Figure 1‐3: The YouTube action bar for a funny cat video.
Check out these elements on the action bar:
· Up Button, app logo: Tap the Up button or the app logo on the action bar to move up one level.
Note the subtle distinction between the Up button and the Back button: Pressing the Back button returns the user to the previous activity, regardless of which app is being used; pressing the Up button returns the user to the previous activity in the current application,even if that activity wasn’t an activity the user was just performing.
Suppose that you’re viewing a web page in the Chrome browser and you tap a link to open the YouTube app. Pressing the Back button returns you to Chrome; pressing the Up button takes you to the YouTube app’s home page.
· Page: Next to the application icon on the action bar is the title of the current page. If your application lets you filter data on the current page, you can add a drop‐down menu there to allow users to change the filter.
· Action: You can see, on the right end of the action bar, various actions that the user can perform. In the YouTube app shown in Figure 1-3, the user can add the video to a list, share the video, or search for more videos. Actions can take the form of text or icons (as shown in the figure) or both. You can add as many actions as you want. Actions that don’t fit onscreen are placed on an overflow submenu on the right end.
· Context action bar (not shown): The action bar can change to show what the user is doing. For example, if a user chooses several items from a list, you can replace the standard action bar with a contextual action bar to let users choose actions based on those items. For example, if you want to allow bulk deletions, you can provide a Delete Items button on the contextual action bar.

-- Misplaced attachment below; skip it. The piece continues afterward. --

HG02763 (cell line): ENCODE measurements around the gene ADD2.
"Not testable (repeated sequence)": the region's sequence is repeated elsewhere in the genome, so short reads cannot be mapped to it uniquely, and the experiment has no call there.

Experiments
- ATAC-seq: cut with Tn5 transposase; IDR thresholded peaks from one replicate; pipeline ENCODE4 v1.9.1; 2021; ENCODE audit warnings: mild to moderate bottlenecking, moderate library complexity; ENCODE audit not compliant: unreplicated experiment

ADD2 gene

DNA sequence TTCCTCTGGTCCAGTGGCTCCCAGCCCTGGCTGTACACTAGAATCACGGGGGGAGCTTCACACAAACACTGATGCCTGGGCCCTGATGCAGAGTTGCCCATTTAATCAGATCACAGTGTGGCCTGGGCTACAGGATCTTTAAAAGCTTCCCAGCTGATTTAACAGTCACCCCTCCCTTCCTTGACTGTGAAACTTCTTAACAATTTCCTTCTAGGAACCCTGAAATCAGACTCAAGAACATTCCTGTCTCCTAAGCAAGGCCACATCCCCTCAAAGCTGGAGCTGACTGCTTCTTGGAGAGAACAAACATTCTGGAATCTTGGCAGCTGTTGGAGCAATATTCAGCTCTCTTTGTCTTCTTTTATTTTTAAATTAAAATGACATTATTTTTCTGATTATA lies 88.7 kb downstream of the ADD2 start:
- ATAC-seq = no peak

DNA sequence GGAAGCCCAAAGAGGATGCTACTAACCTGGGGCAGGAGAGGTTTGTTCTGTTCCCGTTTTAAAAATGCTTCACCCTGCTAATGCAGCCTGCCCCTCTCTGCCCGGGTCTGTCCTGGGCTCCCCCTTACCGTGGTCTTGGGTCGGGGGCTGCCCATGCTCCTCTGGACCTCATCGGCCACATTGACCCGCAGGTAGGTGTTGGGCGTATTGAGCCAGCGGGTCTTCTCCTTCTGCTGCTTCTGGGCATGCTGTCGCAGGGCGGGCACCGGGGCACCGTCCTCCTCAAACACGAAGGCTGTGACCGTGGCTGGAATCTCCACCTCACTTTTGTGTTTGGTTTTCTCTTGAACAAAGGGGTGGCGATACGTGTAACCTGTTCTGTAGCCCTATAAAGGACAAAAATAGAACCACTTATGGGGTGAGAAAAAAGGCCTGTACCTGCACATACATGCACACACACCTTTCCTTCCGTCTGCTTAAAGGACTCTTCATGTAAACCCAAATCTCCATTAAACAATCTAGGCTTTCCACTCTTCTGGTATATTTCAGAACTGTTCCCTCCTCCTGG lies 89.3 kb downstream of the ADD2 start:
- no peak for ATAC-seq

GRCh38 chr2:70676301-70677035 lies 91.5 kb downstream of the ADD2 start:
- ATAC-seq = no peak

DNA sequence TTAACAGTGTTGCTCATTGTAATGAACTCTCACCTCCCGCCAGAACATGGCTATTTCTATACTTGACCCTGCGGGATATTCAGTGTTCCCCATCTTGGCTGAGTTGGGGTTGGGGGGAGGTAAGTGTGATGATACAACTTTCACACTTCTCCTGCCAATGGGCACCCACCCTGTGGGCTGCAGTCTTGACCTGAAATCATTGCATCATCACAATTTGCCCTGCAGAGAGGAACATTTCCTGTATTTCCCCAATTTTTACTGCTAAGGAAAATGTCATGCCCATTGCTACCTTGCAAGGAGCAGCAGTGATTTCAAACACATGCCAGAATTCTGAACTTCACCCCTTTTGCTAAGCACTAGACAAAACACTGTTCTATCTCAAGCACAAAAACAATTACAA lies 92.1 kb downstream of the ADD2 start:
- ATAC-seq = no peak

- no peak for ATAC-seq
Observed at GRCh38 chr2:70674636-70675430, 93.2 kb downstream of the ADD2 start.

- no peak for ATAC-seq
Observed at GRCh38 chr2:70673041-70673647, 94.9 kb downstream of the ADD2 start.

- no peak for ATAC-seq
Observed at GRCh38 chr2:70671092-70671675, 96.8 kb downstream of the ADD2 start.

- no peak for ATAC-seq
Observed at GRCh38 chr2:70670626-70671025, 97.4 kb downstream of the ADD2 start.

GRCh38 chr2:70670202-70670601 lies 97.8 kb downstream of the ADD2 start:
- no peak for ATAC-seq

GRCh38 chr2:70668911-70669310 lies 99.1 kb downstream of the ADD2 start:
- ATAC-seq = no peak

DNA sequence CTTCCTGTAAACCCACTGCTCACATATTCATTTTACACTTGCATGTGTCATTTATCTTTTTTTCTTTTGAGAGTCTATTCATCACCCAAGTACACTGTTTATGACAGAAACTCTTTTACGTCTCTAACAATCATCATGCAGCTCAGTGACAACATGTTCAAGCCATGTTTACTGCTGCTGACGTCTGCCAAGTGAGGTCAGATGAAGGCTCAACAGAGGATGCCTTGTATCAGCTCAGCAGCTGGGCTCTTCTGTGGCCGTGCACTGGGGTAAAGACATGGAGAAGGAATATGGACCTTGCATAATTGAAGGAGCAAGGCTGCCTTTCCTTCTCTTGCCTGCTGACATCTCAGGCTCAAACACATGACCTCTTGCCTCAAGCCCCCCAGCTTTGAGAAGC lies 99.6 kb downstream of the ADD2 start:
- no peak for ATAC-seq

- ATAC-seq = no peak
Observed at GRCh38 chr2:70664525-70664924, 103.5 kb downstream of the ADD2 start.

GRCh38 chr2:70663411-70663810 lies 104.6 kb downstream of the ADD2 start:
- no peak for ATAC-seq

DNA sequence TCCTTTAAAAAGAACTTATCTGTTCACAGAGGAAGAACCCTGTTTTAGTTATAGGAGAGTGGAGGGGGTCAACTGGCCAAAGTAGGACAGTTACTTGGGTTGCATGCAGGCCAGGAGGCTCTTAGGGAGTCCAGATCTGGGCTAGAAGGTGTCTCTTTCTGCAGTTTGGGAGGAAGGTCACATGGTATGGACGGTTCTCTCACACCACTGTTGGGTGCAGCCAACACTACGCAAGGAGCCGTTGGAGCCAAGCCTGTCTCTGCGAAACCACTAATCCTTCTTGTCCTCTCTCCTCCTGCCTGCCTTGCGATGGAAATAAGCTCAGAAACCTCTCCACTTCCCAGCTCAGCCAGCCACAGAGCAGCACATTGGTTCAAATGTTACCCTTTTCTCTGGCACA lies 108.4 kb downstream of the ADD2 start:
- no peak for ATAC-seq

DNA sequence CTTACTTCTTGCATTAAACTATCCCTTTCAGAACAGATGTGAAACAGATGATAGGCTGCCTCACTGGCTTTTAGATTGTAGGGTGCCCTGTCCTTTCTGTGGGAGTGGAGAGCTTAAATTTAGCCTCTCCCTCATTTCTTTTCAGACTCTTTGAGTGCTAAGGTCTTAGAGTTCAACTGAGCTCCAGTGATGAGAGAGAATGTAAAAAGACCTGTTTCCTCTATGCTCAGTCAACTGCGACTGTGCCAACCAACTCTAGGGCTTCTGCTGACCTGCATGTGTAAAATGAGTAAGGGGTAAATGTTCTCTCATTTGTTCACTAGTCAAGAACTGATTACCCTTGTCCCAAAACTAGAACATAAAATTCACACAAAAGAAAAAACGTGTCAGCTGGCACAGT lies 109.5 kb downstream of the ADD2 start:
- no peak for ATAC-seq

Visit http://d.android.com/guide/topics/ui/actionbar.html for more information about the versatility that this element of the user interface can add to your app.
The action bar doesn’t exist at all on Android 2.x and earlier! Any action bars you add to your application will not show up in these versions of Android. But don’t despair, you can use the action bar on 2.1 or later by using the support library.
Widgets and notifications
Users might want to access information from your app without explicitly starting it up first. For example, think about how the Gmail app allows users to preview emails in a notification before they open the Gmail app, or how you can see the current time on your launcher without having to open the clock app. These are examples of using notifications and launcher widgets.
· Launcher Widgets: Widgets are like “mini apps” that provide access to functionality in your app directly from the phone’s launcher (also known as Home screen). Widgets are easy to find in the Applications list. They can display information, contain buttons, and even contain list views to handle limited swiping and scrolling.
· Notifications: Android notifications are expandable and collapsible to allow users to see more information about them. For example, if your mother sends you a photo of her new puppy in a text message, you can see it directly in the notification without having to open the app. A notification about a new email message can show a preview of the message text so that it can be read directly.
In addition, a notification also lets the user take action on it directly from whichever app is being used. To reply to a birthday email from Grandma, for example, simply tap the Reply button on the notification to launch Gmail with an editor so that you can thank her.
Google gives developers the tools necessary to create top‐notch, full‐featured mobile apps. Google makes it simple to tap into, and make use of, all available hardware on a device.
To create a spectacular Android app, you should take advantage of all that the hardware has to offer. Don’t get us wrong — if you have an idea for an app that needs no hardware assistance, that’s okay, too.
Android devices come supplied with several hardware features that you can use to build apps. Table 1-1 describes the hardware features available on most Android devices.
Table 1‐1 Android Device Hardware
Android Hardware Feature
What It Does
Indicates whether the phone is moving
Indicates whether a headset is connected
Indicates in which direction the user is heading
Take pictures and record video
Indicates the user’s location